Egypt Pilot May Have Sought Asylum
CAIRO, Egypt (AP) _ An EgyptAir pilot who claims to have information about a fatal crash off the coast of Nantucket last year reportedly has asked for political asylum in Britain.
The official Middle East News Agency carried an EgyptAir statement Friday quoting the airline’s chairman, Mohammed Fahim Rayan, as saying pilot Hamdi Hanafi Taha, 49, had asked for asylum.
Rayan said Taha claimed to have information on the Oct. 31 crash of Flight 990 that killed all 217 people aboard, the report said. The plane went down in the ocean 40 minutes into a flight from New York to Cairo.
But the statement said Taha ``does not have any connection to or knowledge about the cause of the plane crash.″
A team of American and Egyptian investigators has yet to release any official findings on the cause. Some U.S. sources have said the U.S. National Transportation and Safety Board is working on the theory the plane was brought down deliberately by a co-pilot who died in the crash.
Both the Egyptian government and public have condemned as outrageous and insulting any speculation that an Egyptian pilot may have committed suicide and killed innocent people. If Taha has information contradicting that, he may fear being ostracized _ or worse _ in a country where human rights activists have been jailed for speech considered harmful to the national interest.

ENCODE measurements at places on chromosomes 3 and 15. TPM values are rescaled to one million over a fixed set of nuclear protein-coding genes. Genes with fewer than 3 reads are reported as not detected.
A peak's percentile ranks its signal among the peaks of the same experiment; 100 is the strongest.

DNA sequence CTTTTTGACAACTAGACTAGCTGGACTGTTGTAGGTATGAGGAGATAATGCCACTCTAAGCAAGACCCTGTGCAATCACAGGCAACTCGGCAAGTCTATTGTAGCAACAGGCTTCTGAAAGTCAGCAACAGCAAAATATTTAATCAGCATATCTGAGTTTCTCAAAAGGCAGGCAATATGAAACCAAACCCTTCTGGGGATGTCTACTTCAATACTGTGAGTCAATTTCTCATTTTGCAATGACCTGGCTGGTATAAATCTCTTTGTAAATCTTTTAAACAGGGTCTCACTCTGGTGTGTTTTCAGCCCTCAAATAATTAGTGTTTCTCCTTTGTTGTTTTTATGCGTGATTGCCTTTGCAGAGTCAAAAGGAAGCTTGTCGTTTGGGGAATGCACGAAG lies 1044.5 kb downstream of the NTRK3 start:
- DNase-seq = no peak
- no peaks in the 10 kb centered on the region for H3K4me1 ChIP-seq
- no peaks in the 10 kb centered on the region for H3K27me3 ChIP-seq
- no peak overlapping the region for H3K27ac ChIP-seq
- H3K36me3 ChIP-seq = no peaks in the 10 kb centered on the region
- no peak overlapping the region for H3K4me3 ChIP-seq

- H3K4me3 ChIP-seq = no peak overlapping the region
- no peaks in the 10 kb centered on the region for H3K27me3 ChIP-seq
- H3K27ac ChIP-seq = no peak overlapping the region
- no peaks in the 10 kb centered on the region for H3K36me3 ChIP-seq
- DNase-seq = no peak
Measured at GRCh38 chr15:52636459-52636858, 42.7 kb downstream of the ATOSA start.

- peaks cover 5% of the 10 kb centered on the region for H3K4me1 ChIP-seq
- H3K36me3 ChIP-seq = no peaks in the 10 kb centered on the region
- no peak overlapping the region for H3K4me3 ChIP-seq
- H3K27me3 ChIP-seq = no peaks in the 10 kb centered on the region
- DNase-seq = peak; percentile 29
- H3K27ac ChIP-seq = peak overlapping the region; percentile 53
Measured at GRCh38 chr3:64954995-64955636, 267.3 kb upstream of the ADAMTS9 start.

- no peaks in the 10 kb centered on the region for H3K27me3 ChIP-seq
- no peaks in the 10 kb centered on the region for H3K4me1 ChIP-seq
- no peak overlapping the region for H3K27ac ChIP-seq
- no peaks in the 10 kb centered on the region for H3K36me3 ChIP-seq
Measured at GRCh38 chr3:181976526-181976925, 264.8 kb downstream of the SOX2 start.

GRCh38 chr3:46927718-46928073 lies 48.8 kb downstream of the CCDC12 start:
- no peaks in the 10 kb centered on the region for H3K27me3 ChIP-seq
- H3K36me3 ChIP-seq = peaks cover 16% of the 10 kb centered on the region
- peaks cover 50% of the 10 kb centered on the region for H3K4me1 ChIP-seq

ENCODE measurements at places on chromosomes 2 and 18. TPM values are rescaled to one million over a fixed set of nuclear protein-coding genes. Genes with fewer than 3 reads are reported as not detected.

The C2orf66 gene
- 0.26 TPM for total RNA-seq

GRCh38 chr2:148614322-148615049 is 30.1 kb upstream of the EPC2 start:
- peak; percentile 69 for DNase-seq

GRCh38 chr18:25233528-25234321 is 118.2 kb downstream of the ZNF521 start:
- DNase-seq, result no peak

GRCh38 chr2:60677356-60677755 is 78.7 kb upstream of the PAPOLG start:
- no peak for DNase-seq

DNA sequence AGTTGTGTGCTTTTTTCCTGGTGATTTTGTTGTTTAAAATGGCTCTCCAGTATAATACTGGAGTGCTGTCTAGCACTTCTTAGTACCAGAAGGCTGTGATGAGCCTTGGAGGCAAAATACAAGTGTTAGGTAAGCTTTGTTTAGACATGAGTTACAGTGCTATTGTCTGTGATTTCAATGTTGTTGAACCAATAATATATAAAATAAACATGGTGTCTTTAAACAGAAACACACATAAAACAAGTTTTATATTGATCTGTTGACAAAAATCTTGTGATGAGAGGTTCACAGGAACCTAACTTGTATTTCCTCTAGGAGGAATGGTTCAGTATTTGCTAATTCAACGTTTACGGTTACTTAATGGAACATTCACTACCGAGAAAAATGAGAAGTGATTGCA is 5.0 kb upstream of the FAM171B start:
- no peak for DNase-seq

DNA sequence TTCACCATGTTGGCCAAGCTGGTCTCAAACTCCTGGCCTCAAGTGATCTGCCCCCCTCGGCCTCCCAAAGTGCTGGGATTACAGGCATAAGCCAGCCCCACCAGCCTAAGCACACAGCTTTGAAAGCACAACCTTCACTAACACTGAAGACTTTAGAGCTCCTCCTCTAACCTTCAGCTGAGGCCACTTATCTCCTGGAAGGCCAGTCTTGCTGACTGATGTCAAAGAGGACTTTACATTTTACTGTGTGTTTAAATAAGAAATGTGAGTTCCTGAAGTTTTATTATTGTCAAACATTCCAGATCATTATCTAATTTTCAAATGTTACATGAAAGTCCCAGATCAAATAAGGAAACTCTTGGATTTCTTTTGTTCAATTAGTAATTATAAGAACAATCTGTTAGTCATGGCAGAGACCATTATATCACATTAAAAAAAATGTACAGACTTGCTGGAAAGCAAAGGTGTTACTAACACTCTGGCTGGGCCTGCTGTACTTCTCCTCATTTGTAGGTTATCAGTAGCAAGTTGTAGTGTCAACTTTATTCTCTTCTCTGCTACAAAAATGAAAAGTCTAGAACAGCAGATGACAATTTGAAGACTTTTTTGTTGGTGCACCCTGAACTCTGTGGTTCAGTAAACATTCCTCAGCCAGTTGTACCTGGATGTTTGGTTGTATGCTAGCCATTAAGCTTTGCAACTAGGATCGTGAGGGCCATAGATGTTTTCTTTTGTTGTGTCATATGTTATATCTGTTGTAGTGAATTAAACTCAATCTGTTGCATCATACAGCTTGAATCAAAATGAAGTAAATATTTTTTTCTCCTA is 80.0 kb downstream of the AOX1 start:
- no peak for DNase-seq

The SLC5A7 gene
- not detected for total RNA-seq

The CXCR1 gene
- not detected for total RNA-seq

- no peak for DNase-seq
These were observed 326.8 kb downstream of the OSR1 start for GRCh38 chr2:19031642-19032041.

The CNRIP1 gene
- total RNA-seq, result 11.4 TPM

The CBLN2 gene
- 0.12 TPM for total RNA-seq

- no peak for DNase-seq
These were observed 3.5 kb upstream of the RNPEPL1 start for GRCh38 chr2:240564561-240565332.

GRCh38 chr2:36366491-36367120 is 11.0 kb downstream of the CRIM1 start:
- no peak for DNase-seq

Egyptian officials say they believe an as-yet unexplained problem in the plane’s tail section was responsible for the crash.
Taha made his asylum request at Heathrow Airport after flying a planeload of passengers to London earlier Friday.
A spokesman in London for the Home Office, which handles immigration matters, said an Egyptian national ``has sought entry into the U.K. and his application is being considered by the immigration services.″ He refused to elaborate.
Taha’s wife, Hoda Abdel-Rahman Youssef, told The Associated Press she did not believe reports that her husband was seeking asylum in Britain.
``He is scheduled to arrive tomorrow and we’re waiting for him,″ she said.
Youssef told reporters earlier that her husband had been distressed by the EgyptAir crash.
``He was very sad after the plane crash,″ she said. ``He didn’t tell me anything about the reason behind its plunge″ into the ocean.
Youssef said her husband had suffered anxiety recently, but seemed normal when he left for work Friday morning.
The couple have been married 19 years and have six children.
The pilot who flew the EgyptAir plane from London back to Cairo, Mohammed Salama, said the crew had seen Taha being escorted away by police in London.
EgyptAir’s chief of operations, Hassan Misharfa, who took part in the crash investigation, told the pro-government newspaper Al-Ahram that Taha could not have had information about the crash.
The pro-government newspaper Akhbar Al-Youm carried an editorial today suggesting that Taha was seeking money ``in exchange for causing harm to his country.″